A traditionally-made wadaiko drum can last over 300 years. The Japanese hand-make it from hard wood like zelkova (Japanese ashwood), letting the wood dry and the leather get cured for a long time — sometimes extending to a few years! This gives the drum the toughness to take beats that produce 130 decibel sounds.

Only some of the wadaiko drums like shime-daiko are tuneable by tightening hemp cords and ropes. Many other wadaiko drums get tuned for a lifetime, when they get made.

More than just music
Not just the sounds, but the kata or posture and movement of the drummer are central to wadaiko, and the stance of the stomach is given great importance. “We hold that the sounds are channelled from the base of the stomach,” says Masashi Oikawa, Bachi Atari. So you would notice that wadaiko drummers are as graceful and poised in stance as a dancer.

The drummer’s body is held flawlessly stable on widely spread legs, and streamlined movement is seen from the drummer’s hands. Likewise, the drumming sticks called bachi are to be held in specified styles.

And even today, be it in Los Angeles or the Japanese countryside, most wadaiko drummers continue to perform in traditional clothing — the happi that is a sleeveless, decorative jacket of light fabric, momobiki the loose-fit pleated pants, hachimaki or the headband, and tabi the split-toed shoes.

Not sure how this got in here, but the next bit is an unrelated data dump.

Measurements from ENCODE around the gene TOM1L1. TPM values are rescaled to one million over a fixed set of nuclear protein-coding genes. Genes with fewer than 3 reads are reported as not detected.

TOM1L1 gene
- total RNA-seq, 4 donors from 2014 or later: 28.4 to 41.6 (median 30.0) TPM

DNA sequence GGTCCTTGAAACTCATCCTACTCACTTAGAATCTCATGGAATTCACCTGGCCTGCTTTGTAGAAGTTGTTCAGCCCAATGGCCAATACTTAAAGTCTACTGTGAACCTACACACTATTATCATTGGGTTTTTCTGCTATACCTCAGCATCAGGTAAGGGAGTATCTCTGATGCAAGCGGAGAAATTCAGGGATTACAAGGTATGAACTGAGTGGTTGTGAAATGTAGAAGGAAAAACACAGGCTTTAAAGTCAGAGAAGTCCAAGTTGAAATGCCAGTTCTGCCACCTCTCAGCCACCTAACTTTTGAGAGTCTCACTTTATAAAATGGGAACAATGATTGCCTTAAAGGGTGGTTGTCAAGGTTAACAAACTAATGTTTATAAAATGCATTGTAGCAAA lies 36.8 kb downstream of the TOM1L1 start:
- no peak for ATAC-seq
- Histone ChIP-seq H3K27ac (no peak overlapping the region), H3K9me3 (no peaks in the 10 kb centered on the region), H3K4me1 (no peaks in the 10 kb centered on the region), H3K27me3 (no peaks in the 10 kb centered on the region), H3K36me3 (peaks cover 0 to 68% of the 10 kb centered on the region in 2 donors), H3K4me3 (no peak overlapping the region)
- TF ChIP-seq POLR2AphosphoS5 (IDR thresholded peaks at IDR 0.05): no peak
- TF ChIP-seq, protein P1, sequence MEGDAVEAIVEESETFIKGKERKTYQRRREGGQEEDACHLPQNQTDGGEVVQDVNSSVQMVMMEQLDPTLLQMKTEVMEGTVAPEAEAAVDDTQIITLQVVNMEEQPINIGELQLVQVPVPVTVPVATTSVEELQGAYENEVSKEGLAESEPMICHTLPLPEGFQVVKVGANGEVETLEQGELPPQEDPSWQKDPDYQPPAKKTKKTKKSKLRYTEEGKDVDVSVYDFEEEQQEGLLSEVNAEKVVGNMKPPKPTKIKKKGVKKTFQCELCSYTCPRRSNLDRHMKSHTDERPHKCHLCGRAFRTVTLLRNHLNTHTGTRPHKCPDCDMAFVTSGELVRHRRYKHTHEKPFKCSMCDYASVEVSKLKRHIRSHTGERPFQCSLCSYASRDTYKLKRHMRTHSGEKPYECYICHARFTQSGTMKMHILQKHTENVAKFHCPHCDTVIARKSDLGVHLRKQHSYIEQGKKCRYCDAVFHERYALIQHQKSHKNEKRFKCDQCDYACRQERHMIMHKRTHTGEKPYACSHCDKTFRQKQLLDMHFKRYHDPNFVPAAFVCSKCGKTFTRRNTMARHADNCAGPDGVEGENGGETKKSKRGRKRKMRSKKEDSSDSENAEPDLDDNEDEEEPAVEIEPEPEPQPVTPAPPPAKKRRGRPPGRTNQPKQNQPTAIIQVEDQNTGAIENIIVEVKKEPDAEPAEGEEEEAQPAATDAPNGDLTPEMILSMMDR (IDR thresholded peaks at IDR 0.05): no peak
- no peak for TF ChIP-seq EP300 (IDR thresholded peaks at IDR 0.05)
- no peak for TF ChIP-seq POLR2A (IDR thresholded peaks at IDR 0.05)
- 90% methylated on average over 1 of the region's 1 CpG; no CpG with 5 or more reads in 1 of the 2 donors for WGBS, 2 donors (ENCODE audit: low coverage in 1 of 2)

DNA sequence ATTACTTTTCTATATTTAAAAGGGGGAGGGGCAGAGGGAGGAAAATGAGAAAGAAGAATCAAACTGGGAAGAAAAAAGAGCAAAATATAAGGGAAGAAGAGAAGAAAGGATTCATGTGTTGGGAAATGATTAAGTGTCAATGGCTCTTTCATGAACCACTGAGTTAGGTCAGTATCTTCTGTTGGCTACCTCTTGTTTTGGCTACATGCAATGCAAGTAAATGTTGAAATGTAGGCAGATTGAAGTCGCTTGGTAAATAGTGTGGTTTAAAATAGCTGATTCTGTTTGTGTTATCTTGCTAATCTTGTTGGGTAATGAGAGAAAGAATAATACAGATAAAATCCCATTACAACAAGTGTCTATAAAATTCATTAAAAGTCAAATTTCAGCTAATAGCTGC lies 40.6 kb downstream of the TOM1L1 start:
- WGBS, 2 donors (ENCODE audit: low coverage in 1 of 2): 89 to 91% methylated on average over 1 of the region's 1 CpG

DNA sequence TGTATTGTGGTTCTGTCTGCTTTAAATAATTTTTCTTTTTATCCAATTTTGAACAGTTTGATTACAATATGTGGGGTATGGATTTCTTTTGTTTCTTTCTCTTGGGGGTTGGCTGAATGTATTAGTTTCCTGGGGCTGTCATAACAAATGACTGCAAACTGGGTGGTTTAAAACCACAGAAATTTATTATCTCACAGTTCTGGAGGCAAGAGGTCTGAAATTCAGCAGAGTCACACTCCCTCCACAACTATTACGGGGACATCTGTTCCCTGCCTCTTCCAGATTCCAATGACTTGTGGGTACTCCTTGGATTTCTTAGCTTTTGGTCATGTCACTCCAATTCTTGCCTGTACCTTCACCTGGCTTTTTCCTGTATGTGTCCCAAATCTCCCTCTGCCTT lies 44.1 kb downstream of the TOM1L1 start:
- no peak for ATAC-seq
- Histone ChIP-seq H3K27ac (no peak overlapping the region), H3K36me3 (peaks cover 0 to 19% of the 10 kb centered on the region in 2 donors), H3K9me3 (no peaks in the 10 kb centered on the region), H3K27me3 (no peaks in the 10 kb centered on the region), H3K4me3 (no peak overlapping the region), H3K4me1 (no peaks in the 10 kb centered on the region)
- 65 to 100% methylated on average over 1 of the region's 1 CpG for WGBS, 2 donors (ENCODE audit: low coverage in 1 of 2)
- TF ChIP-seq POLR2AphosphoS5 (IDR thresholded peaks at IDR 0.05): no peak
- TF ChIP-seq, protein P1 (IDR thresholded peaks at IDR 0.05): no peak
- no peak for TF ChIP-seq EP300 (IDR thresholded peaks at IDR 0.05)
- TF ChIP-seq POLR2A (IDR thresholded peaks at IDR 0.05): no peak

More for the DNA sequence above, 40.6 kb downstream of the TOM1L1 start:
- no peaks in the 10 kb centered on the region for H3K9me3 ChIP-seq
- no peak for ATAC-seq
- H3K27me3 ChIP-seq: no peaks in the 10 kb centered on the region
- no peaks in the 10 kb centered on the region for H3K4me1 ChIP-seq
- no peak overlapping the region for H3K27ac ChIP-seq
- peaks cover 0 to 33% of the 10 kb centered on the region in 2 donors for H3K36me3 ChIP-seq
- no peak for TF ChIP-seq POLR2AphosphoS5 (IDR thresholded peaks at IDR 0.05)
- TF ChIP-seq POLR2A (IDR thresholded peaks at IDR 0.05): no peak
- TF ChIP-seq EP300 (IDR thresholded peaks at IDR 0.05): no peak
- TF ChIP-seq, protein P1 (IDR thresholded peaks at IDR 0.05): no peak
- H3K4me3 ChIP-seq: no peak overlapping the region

Indian connection
Incidentally, these wadaiko drummers do perceive certain common threads in Japanese and Indian percussion traditions. Says Bachi Atari’s Yuhei Motoyama, “As in the Indian percussion tradition, voice notes are important to wadaiko drumming.”

The origin of wadaiko is not clear, and theories range from a mythological origin to it being born from being Korean/Chinese/Indian influences. But, we do know that wadaiko drumming existed in Japan since at least the 6th century CE, during the latter part of the Kofun period.

We know this from the discovery of the 6th century haniwa statues that are seen drumming wadaiko. These statues were discovered from Japan’s Sawa district.
Motoyama shares that interest in wadaiko drumming is resurging in Japan, and that he himself teaches the form to children. Unlike in India, where female percussionists are a rare entity, wadaiko drumming is not limited to men alone.

“In fact, at the amateur level, there are more female wadaiko drummers than males,” says Motoyama. Meanwhile, in recent times, kumi-daiko (ensemble drumming) first staged and developed by Japanese jazz musician Daihachi Oguchi in 1951, has caught the fancy of the audience, rock musicians and classical purists alike.

Much of wadaiko drumming does leave you charged up. That is perhaps innate to the nature of all percussion music, but in Wadaiko, you feel this excitement more intensely. Like ikebana, bonsai and other uniquely Japanese arts, wadaiko drumming takes its cue from nature. Sounds reminiscent of rumbling thunder, the flash of lightning, the slap of the wind on the trees, and the beat of the waves on the sand and rocks can be heard in wadaiko.